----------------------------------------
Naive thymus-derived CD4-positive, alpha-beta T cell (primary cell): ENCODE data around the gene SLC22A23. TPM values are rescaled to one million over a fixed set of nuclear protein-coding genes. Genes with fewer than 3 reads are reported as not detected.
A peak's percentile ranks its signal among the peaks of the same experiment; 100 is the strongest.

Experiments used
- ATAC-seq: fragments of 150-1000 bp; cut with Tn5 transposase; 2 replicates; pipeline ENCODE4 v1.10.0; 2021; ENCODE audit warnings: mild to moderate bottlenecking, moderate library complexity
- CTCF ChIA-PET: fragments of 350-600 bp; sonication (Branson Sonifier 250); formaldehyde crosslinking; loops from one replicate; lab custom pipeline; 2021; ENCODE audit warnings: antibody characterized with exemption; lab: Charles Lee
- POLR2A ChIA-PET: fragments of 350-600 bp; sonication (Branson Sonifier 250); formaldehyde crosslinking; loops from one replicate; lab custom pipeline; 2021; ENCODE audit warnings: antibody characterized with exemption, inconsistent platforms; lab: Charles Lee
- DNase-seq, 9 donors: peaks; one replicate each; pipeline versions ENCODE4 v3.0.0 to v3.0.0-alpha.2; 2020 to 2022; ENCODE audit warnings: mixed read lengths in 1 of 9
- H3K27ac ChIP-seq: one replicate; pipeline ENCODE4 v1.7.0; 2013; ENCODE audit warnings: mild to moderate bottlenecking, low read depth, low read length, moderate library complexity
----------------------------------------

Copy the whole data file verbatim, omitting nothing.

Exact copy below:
Naive thymus-derived CD4-positive, alpha-beta T cell (primary cell): ENCODE data around the gene SLC22A23. TPM values are rescaled to one million over a fixed set of nuclear protein-coding genes. Genes with fewer than 3 reads are reported as not detected.
A peak's percentile ranks its signal among the peaks of the same experiment; 100 is the strongest.

Experiments used
- ATAC-seq: fragments of 150-1000 bp; cut with Tn5 transposase; 2 replicates; pipeline ENCODE4 v1.10.0; 2021; ENCODE audit warnings: mild to moderate bottlenecking, moderate library complexity
- CTCF ChIA-PET: fragments of 350-600 bp; sonication (Branson Sonifier 250); formaldehyde crosslinking; loops from one replicate; lab custom pipeline; 2021; ENCODE audit warnings: antibody characterized with exemption; lab: Charles Lee
- POLR2A ChIA-PET: fragments of 350-600 bp; sonication (Branson Sonifier 250); formaldehyde crosslinking; loops from one replicate; lab custom pipeline; 2021; ENCODE audit warnings: antibody characterized with exemption, inconsistent platforms; lab: Charles Lee
- DNase-seq, 9 donors: peaks; one replicate each; pipeline versions ENCODE4 v3.0.0 to v3.0.0-alpha.2; 2020 to 2022; ENCODE audit warnings: mixed read lengths in 1 of 9
- H3K27ac ChIP-seq: one replicate; pipeline ENCODE4 v1.7.0; 2013; ENCODE audit warnings: mild to moderate bottlenecking, low read depth, low read length, moderate library complexity